The Unsuccessful
Thanet Wind Farm

When the Thanet offshore wind farm (consisting of a hundred turbines) was built near the North Kent coast, the operator, Vattenfall, said that its capacity was 300 megawatts. The project was launched with much publicity in September 2010, and we were told that it could power from 200,000 to 240,000 homes. It would also provide green jobs and would form an essential part of our 'energy mix'.

All three of these claims are untrue.

The wind farm's actual output is 80MW instead of the claimed 300MW.

This is one tenth of that of a typical gas-fired power station.

The turbines cost £780 million to build. They will receive subsidies of £60 million per year (for the next 20 years) and will receive £30-40 million for the electricity they produce.

For that amount of money, you could build a new gas fired power station which would give 1000 megawatts of power, continuously, 24 hours a day, supplying 240,000 homes with 4200W (4.2 kilowatts) each.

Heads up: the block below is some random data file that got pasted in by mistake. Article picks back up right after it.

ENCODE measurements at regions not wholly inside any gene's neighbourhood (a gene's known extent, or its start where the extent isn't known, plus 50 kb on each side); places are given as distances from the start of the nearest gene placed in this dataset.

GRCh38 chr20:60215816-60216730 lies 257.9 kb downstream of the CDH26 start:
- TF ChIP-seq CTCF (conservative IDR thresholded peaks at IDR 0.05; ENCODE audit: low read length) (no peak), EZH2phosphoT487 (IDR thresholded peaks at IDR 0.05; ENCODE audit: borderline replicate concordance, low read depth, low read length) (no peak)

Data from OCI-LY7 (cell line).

The wind power is therefore not only intermittent; it is 1000/80 times more expensive - about 12 times the price.

This does not include the multi-million pound alterations needed to the Grid infrastructure so that the wind power can be accepted onto the network. This extra cost should be debited to the wind energy producer (currently it is not) because it is a direct consequence of the wind energy programme.

The Government constantly talks about “green jobs” created through wind power but this is somewhat disingenuous.

We have no UK turbine manufacturers.

At the huge London Array wind farm in the Thames, to be opened next year, 90% of the contracts in the £2billion project have been given to overseas firms.

Lastly, an energy 'mix' is not improved by adding a component which is intermittent and twelve times the price.


Back to top

Energy Policy
Nuclear Power
big turbines
small turbines
Diversity Website